I remember once sending a message to a friend or two who had themselves in those “dating” applications (Are You Interested?) where you could view other application users profile pictures and click on someone if you “liked” him. I was in that application myself for a while until I realized (just by looking at the photos and occasionally a profile that was wide open), that half those people were already married or were posting fake photos or were looking to get into this country. Well every time you clicked that you “liked” someone, it showed up in your friend’s newsfeeds. I had turned off the ability for this application to do that on my profile, but a few of my friends hadn’t. Do you really want your entire friends list, half of whom are people you haven’t seen in 20 years, to know that you are scanning profile pics for a hot face or two? No thanks.

Although I have to admit, my first escapade in dating post separation happened through said application. A guy I had known for a while came up to me in person and said, “I saw your picture. What are you doing on there? I didn’t know you were single.” To which I said, “What are you doing in there? I didn’t know you were single.” And well the rest was history even though not forever. And it happened face to face and in person in a world where I have a much greater degree of charm than I do in some two dimensional photo.

I can’t say I’ve always been careful. I’ve publicly written things I’ve regretted and deleted them seconds or minutes later. I’ve written things that have been misinterpreted which is always a danger when communicating in writing. You can’t trust that you will be heard in someone else’s head the way you were heard in your own head as you typed. I have one simple rule about that: unless you have proof otherwise, or bad history with the person, always assume that if there are two interpretations of something that has been written, the other person intended for you to read the nice version. I am getting better and learning to inflect fake intonation in what I write. But there is still no such thing as a sarcasm font.

Did I really want you to know that about me?

Everyone uses facebook and other social networking equivalents to their own purposes but I would estimate that somewhere in the neighbourhood of a quarter of my friends on "the list," maybe more, make an appearance of once a week or less often. Another quarter are on here every day but they only lurk. I only become aware of their lurking when they come up to me in person and make a comment about something they could have only seen on Facebook and I am always a little taken aback by this. And on occasion, it makes me think, Did I really want you to know that about me?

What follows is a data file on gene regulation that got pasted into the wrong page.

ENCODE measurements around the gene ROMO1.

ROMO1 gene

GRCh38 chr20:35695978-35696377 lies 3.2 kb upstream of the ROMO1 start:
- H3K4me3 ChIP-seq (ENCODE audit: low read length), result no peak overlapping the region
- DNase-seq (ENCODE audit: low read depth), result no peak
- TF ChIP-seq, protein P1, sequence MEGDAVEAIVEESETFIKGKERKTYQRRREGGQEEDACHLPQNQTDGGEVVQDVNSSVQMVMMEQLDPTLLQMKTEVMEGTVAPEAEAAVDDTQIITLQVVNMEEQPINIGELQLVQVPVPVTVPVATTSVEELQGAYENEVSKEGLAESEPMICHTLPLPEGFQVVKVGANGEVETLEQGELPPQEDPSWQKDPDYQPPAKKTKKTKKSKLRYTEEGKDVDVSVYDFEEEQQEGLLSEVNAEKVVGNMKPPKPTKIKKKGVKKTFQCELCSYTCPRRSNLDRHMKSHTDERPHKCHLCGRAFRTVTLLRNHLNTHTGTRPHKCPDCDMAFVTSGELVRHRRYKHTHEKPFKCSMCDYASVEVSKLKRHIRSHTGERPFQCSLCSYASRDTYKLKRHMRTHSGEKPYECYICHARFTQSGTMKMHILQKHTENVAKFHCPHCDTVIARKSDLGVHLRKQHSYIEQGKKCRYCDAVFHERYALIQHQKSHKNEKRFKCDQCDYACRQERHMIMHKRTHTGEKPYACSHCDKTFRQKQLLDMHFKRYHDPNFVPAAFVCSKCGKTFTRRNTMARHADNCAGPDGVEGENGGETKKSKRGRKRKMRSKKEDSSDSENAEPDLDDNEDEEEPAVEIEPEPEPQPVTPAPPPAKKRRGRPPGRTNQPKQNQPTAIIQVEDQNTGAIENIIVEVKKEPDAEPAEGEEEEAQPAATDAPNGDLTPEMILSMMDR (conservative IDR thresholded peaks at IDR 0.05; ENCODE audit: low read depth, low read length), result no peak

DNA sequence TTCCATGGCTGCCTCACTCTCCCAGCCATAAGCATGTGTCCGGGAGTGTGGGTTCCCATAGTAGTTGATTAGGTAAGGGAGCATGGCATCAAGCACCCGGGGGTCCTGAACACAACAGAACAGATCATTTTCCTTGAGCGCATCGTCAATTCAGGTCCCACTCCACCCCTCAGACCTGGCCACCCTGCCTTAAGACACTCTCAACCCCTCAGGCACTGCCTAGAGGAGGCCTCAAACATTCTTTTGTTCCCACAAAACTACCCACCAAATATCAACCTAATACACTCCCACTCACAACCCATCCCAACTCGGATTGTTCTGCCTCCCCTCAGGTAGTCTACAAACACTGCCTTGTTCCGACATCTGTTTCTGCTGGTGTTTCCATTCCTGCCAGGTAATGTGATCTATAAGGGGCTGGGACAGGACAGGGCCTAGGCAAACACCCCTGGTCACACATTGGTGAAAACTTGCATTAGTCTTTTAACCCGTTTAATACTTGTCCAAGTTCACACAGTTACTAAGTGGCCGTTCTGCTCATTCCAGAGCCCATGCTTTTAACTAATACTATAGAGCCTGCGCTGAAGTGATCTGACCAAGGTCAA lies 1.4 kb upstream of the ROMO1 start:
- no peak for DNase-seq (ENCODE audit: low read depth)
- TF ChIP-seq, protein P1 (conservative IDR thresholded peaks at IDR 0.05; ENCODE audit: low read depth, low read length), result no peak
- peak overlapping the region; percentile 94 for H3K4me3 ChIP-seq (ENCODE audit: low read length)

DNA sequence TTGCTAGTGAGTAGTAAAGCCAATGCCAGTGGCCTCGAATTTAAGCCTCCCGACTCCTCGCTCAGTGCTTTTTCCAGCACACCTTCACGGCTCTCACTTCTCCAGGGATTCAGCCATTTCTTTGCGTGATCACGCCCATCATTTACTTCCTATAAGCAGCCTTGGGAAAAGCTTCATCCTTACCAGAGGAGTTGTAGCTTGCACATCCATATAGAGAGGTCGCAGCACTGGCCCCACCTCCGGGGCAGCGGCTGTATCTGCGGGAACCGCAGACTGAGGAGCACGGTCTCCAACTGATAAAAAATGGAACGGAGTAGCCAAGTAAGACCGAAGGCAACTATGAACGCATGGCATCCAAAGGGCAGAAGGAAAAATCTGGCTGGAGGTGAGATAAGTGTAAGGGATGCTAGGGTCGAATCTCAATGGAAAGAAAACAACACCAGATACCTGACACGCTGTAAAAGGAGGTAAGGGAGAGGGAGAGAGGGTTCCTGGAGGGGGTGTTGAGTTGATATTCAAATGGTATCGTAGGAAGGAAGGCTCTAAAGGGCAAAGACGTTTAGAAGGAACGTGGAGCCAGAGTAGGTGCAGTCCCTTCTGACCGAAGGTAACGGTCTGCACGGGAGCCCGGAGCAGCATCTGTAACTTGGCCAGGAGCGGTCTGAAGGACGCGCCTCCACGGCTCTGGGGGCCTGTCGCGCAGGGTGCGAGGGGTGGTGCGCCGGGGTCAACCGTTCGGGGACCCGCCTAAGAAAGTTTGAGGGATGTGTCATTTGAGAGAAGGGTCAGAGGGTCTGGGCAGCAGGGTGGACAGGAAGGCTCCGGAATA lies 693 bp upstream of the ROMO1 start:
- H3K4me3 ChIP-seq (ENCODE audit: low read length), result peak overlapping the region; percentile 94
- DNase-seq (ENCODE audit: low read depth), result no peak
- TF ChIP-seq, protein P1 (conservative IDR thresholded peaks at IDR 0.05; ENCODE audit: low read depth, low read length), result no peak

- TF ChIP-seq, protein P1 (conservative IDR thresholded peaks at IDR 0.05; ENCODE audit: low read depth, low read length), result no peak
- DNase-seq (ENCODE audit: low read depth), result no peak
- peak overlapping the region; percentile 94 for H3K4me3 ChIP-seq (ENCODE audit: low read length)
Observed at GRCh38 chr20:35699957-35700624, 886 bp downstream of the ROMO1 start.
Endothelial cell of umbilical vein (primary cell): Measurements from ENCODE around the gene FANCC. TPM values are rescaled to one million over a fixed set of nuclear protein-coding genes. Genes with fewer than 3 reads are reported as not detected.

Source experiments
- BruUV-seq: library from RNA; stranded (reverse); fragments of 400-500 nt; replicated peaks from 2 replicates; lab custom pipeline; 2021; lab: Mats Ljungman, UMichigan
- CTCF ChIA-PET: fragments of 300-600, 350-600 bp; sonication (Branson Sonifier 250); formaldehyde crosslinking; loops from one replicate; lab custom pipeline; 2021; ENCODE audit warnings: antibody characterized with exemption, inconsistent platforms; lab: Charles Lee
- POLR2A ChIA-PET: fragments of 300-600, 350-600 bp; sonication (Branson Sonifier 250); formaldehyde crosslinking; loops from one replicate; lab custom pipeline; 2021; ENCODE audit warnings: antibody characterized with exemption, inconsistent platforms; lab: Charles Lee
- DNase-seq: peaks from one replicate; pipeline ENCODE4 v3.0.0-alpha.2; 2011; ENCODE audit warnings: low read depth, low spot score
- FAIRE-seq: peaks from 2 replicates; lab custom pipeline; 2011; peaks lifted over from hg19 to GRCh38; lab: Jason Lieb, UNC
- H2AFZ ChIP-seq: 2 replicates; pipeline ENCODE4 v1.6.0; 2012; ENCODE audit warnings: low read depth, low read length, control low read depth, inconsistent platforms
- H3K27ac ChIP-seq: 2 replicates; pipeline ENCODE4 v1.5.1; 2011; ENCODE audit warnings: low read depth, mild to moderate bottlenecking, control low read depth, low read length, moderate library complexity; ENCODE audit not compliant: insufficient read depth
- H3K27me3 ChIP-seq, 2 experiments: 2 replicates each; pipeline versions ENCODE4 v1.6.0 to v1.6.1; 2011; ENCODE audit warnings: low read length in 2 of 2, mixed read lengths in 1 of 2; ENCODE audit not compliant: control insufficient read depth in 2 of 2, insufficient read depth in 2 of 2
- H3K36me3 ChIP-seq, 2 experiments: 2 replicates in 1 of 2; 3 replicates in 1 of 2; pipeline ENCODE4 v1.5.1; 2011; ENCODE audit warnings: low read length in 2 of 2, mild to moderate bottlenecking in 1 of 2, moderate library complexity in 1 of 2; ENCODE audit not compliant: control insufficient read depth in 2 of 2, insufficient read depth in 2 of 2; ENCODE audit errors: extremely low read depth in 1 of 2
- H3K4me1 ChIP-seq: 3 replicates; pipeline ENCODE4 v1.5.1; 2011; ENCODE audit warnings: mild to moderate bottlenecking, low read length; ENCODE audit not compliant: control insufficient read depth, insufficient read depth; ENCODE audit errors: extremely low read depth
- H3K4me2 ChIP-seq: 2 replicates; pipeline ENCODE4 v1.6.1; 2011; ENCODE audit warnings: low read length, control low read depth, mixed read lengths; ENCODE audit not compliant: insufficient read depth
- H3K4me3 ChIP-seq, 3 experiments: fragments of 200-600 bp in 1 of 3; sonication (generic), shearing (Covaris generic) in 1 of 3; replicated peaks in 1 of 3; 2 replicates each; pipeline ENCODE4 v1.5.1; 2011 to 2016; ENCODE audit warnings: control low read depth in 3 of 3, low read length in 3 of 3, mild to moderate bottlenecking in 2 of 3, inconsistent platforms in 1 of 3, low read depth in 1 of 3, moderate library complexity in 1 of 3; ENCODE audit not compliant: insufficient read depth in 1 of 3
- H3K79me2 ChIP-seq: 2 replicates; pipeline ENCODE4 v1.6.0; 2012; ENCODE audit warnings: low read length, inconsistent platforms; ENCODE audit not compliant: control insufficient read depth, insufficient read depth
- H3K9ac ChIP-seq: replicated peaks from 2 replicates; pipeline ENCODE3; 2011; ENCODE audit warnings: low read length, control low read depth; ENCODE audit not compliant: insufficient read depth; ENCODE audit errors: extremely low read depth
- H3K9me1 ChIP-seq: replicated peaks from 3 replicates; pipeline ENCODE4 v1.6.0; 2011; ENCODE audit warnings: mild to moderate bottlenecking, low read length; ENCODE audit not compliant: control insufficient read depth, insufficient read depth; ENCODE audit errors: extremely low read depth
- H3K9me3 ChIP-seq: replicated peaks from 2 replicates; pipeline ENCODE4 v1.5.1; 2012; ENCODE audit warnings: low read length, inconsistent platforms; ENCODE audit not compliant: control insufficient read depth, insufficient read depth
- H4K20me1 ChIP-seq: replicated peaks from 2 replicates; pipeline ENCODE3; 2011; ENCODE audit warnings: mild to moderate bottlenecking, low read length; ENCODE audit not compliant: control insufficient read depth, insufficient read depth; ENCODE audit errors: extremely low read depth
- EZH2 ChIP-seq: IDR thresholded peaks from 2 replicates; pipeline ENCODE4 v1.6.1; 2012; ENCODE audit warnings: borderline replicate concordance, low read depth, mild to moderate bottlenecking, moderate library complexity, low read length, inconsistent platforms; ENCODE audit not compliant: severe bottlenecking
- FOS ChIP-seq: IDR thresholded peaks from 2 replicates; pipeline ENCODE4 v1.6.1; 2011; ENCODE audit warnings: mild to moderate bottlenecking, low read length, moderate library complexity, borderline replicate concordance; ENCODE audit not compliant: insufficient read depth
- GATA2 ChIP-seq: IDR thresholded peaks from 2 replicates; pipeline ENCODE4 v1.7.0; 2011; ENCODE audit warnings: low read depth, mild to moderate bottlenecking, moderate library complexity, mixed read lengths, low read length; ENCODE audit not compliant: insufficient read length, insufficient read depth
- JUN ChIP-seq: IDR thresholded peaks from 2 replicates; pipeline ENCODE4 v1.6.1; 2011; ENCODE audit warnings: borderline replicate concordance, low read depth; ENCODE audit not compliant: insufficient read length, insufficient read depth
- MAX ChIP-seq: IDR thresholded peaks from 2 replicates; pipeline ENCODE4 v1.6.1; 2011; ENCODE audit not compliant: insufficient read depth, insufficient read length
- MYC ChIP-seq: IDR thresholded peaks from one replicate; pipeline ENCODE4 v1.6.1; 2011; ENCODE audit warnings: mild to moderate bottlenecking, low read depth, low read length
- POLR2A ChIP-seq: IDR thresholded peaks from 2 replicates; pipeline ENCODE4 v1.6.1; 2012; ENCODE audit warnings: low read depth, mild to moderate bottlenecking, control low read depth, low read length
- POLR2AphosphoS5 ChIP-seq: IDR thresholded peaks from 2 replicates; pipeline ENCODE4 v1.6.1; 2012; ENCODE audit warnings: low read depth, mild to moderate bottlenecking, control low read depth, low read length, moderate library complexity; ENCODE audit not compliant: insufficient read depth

It particularly pisses off my mother, who is not on Facebook (thank God), when one of her friends sees something I’ve posted on Facebook and they tell her about it and it was something that she didn’t know.

Sometimes I take Facebook for granted. If you want to know what is going on with me, you better be on facebook. Otherwise I am not likely to voluntarily call you up and tell you. I don’t like phones. This is why facebook works well for me.

I have friends who use facebook for shameless self promotion. A few writers. Some bloggers. Several home party consultants. A few wannabe rock stars and other business types. This is OK. I wonder how they feel if no one responds or comments or if no one shows up? Sometimes I think you have to be a bit thick skinned for certain aspects of facebook. But more on that in Part II.

But my favourite Facebook friends are those that say something about themselves. Not those that are so revealing as to give me third party embarrassment on their behalf but those that are simply vague, or clever, and who show me a little bit of what is inside them. I will fully admit to spending a lot of my personal thought time daydreaming about the clever status. I enjoy when people put in the effort to tell me in their own words about their quirky perspective on life, who make me laugh at life’s irony’s because that is what’s on their mind in that moment.

Stay tuned for Part II.

Or Not.